[ExI] The ultimate test of your transhumanist convictions...
sjatkins at mac.com
Fri Jun 25 07:53:06 UTC 2010
Ross Evans wrote:
> On Thu, Jun 24, 2010 at 10:18 PM, BillK <pharos at gmail.com
> <mailto:pharos at gmail.com>> wrote:
> On 6/24/10, Ross Evans wrote:
> > I'm 30, have no pension plan, nor any
> > intention to burden myself with one. Indeed, for those
> > transhumanist/singularitarians in this age group, the ideology
> confers a
> > distinct economic advantage; the ability to turn their backs on
> a fiscally
> > unsustainable ponzi scheme, the need for which technological
> progress will
> > obviate. Capital that would otherwise be deployed into such
> schemes could be
> > more usefully employed in gaining new skills, travelling, and
> > inthe very companies that will build the future they want.
> You should always have a Plan B.
> In the present economic crisis there are many problems attached to
> pension schemes and investments of any kind really. Especially as
> broke governments are looking to take over pension schemes (i.e. steal
> But basically a pension scheme is just a wealth accumulation plan,
> deferring present spending and accumulating the deferred money to
> spend when you are no longer able to generate much income yourself.
> Anything could be called a pension scheme if it ends up providing
> capital to use when you are too old to work.
> Even if Kurzweil's accelerating change takes off, it is always handy
> to have some capital accumulated. If it turns out that you don't need
> a pension, the capital could still be handy to buy rejuvenation drugs
> or treatments, etc.
> (And accumulated capital tends to attract females). ;)
> extropy-chat mailing list
> extropy-chat at lists.extropy.org <mailto:extropy-chat at lists.extropy.org>
> Productive deployment of capital now will always beat passive
> investment for the future.
There are companies even today that you can make an easy 8% or so year
in and year out. Do the math putting that money aside. Yes, you will
not make as much as starting your own successful company or being part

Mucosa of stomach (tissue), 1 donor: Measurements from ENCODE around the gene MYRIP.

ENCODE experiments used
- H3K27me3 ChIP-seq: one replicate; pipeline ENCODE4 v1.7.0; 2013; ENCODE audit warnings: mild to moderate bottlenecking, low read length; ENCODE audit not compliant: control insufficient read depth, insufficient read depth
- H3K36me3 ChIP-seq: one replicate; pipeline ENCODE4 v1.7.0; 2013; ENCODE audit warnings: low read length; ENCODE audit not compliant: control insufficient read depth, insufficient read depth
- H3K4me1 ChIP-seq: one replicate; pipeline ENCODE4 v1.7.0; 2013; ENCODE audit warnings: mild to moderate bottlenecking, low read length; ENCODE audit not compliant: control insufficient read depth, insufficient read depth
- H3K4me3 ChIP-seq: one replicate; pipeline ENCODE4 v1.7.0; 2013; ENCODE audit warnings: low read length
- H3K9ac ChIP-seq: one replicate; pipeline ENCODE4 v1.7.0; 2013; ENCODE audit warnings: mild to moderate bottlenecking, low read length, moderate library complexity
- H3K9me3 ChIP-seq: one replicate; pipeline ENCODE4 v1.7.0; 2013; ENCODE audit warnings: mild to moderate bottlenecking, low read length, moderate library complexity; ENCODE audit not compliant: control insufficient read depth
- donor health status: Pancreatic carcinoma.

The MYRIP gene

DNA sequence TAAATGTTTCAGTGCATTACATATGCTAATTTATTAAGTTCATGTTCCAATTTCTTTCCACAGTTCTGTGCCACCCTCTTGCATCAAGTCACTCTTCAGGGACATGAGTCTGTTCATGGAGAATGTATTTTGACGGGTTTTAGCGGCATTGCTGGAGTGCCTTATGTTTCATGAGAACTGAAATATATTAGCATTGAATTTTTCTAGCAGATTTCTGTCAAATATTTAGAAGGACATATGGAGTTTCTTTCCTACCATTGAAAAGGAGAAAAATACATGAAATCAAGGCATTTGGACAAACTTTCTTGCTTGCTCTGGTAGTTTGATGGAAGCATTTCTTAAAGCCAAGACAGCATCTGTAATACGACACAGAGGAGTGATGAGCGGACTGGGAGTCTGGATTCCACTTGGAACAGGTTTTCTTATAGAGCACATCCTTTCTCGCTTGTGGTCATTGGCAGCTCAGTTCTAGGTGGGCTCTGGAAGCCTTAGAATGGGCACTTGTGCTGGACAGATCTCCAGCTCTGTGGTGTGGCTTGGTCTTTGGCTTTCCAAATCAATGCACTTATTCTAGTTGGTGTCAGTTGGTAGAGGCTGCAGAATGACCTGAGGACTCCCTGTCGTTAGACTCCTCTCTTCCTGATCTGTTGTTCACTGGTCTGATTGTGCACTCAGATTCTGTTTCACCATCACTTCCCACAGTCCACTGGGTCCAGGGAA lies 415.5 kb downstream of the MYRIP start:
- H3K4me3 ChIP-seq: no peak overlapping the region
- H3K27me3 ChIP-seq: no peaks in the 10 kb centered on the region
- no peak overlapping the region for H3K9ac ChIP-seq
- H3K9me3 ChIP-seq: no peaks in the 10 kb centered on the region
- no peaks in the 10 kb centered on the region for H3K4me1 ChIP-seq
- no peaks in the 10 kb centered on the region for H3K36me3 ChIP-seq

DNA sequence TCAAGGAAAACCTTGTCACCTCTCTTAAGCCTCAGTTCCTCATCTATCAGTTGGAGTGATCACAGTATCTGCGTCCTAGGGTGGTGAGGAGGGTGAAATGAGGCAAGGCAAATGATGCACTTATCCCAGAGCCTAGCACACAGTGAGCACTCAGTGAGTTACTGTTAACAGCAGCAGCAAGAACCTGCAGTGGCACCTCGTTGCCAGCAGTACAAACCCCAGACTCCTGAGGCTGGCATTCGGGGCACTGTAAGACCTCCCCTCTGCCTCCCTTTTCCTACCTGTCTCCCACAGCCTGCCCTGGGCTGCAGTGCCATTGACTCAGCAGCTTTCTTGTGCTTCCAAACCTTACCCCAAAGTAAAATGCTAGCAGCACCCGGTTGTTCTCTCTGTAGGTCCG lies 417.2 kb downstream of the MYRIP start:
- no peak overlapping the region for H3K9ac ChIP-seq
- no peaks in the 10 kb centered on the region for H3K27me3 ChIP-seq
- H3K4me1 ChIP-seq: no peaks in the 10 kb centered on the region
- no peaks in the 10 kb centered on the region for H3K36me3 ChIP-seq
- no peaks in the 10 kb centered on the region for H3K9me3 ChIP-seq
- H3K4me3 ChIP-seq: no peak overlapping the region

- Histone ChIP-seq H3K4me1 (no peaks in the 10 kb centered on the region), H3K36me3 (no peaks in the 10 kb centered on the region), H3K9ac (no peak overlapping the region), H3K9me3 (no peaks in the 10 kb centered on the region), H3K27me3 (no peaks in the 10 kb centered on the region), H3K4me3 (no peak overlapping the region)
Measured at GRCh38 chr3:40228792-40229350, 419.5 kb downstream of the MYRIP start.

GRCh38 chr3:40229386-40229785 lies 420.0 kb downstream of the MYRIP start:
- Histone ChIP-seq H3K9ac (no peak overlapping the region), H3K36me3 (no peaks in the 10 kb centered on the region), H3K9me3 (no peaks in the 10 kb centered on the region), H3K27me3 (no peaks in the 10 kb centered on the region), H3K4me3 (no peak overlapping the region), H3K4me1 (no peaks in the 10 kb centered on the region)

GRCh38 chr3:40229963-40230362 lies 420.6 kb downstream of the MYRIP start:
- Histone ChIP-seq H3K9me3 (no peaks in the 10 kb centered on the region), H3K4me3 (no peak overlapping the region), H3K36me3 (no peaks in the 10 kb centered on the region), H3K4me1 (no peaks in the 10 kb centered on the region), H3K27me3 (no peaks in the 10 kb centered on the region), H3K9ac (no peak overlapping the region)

of one from its early days. But you will likely make more in this
modest way than attempting to pick winners in high tech companies as an
investor. Unless of course you are a qualified investor doing angel
capital and really know your stuff.
> Pensions plans are the only way a person on average income can ever
> hope to accumulate a fund big enough to provide a meaningful
> retirement income.
Not so. Pensions today are unsound. The public employee pensions in
the US are a huge burden that cannot be paid in full. The 401K plans
are at the mercy of the economy which sucks of late. And some types of
401K investments are prohibited by law to play the down side of the
mraket or to be less than 100% invested even if the markets are
tanking. This in addition to the threat to nationalize some of these
things "for our own good". If I had a large 401K fund I would be
tempted to take the substantial hit, liquidate it and turn it to hard
goods and/or gold. I don't think the economic nastiness has done much
more than clear its throat.
> These plans basically involve playing the stock market, and as such
> their performance cannot be guaranteed.
Yes. So don't do that. Invest in the handful of companies that have a
decent but modest upside and pay nice dividends with most of your
savings if you want to play there at all. Don't leave it to mutual
funds or money markets.
> The reality is that people on average incomes cannot afford to set
> aside a sufficient amount of capital for a retirement plan that does
> not resort to casino capitalism to make returns.
Modest investing is not gambling. Compound interest is really your
friend if you have decades left to work.
> The whole pension system is predicated upon actuarial assumptions that
> no longer hold true; it was never envisaged that people would live 20+
> years beyond their retirement age,
Actually, things like Social Security were never expected to pay for
themselves to be honest. Many private pension plans were insisted upon
by unions and priced many workers out of the open labor market
completely. The public pension plans are worse.
> and this flaw now represents a risk of systemic failure in the pension
> system, especially in Europe. I'd say if you're 30 years or more from
> pension age, putting capital into a pension is likely to be a bad
> financial decision.
I think you are calling too much a "pension".
The best way to make a pile of money, especially when young, is to start
your own successful business or join up with a very young venture that
succeeds. If that isn't your thing and you can't marry money or
invent something spectacular then save and invest modestly yourself.
Don't depend on someone or something else to take care of your future.
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